Hacking of POS Machines Offers Cautionary Lessons for Small Businesses

Paul Mah

According to a report by the Sydney Morning Herald yesterday, an organized crime gang has been arrested for allegedly hacking into the POS, or Point of Sales, terminals of dozens of small businesses in the country. The syndicate apparently made away with a staggering half a million credit card details, some of which were subsequently used to conduct $30 million worth of unauthorized transactions around the world.

Described as the biggest data theft investigation in the country’s history, the digital fraud revolves around the cybercriminals exploiting the remote access software installed on the POS machines to gain unauthorized access. As far as I could tell, the remote access software was installed for legitimate remote maintenance, but was instead used to introduce a malware that silently siphoned off credit card info to a remote location.

There are two lessons SMBs can learn from this case.

Cybercriminals target everyone

One of the most common fallacies about security is the belief that cybercriminals will not bother with smaller businesses given their comparatively meager resources from which to steal from. This can’t be further from the truth, however, as most cybercriminals do not discriminate between large enterprises and SMBs — they simply attack whomever presents themselves as a target.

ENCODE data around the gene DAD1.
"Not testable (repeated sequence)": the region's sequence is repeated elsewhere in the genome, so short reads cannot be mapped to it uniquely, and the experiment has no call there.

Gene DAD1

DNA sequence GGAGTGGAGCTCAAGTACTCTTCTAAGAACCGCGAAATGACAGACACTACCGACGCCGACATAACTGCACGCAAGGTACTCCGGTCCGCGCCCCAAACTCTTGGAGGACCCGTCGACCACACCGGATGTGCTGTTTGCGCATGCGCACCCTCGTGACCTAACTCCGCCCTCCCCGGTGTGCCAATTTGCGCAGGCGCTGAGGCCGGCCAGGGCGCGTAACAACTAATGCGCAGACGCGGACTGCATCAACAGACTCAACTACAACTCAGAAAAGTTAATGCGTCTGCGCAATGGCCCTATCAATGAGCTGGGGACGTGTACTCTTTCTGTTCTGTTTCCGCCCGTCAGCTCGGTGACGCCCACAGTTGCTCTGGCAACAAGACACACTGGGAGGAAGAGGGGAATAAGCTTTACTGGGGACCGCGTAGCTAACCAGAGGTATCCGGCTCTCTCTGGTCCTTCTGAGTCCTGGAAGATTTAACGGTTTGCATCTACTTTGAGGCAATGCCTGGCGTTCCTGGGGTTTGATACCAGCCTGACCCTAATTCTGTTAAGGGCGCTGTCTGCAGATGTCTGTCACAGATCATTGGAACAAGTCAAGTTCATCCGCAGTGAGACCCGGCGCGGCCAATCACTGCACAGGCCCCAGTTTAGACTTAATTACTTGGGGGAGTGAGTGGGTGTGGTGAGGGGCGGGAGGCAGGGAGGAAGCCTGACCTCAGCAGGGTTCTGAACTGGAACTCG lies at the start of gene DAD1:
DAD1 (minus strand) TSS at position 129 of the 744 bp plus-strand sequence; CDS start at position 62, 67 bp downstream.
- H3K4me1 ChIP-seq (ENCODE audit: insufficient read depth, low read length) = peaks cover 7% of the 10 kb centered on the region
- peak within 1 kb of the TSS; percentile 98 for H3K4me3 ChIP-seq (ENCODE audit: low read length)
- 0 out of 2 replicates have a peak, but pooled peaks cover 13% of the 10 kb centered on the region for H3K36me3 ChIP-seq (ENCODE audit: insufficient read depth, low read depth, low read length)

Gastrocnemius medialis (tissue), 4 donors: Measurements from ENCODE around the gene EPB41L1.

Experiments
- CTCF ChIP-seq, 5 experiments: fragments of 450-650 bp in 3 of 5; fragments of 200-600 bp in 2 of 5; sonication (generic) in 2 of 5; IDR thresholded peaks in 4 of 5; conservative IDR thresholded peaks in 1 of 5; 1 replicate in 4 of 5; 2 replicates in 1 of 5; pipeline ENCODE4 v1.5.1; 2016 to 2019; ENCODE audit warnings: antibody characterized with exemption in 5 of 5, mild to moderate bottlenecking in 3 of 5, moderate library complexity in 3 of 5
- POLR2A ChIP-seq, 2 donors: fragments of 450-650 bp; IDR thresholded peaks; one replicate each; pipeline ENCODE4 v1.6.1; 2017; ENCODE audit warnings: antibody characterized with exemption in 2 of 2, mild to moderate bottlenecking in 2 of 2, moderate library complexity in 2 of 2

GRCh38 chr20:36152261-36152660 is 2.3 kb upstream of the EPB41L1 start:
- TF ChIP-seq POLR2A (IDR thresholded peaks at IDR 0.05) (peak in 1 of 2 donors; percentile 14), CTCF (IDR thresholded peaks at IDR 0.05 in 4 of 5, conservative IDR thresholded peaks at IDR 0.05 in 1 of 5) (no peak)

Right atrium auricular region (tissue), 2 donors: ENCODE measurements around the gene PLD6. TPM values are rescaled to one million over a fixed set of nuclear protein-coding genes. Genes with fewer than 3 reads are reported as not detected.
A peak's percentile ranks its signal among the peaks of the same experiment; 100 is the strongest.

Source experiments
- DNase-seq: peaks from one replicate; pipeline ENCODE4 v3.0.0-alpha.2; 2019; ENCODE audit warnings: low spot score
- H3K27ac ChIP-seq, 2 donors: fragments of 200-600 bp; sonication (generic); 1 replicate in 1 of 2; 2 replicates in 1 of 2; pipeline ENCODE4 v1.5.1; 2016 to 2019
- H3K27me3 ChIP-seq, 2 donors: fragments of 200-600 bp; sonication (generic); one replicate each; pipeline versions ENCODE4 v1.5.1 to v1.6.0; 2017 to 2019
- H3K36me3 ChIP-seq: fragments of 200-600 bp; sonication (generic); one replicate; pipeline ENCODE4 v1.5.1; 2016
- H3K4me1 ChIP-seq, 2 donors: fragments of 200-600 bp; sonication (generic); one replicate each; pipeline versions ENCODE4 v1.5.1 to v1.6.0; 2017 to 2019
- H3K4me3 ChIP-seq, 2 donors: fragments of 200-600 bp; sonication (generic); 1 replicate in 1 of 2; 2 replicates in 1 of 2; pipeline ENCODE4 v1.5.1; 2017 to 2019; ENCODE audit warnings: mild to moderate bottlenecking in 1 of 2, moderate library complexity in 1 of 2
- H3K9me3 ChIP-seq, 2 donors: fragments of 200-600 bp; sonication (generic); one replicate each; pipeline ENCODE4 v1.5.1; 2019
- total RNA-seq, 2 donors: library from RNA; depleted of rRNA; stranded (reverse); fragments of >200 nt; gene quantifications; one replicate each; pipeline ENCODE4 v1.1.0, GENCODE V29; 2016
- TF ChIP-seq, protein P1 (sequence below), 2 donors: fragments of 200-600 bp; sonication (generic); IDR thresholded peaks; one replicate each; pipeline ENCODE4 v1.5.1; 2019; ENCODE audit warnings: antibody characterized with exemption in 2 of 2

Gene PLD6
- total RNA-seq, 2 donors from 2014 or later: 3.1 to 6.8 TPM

Indeed, I wrote last year about how some hackers were actually targeting smaller companies due to their comparatively lower awareness of good security practices. With this in mind, SMBs would do well to stay alert and observe safe computing practices. On this front, you may want to read about the FCC’s cybersecurity tips for small businesses for a start.

Simple passwords a weak link

Though the reports did not offer details of how the gang was able to gain access to the POS systems, the most likely reason would be the use of easily guessable passwords in the remote access software. This is hardly the fault of these small businesses of course, though it is a somber reminder that something as simple as a weak password can result in a world of grief.

Aside from the use of a suitably complex password, the biggest mistake here is probably the reuse of passwords. As it is, the sheer number of different accounts that we deal with each day necessitates the use of a good password management tool. If you are not already using one yet, “Three Tools for Proper Password Management offers some recommendations for those looking for a password management utility.



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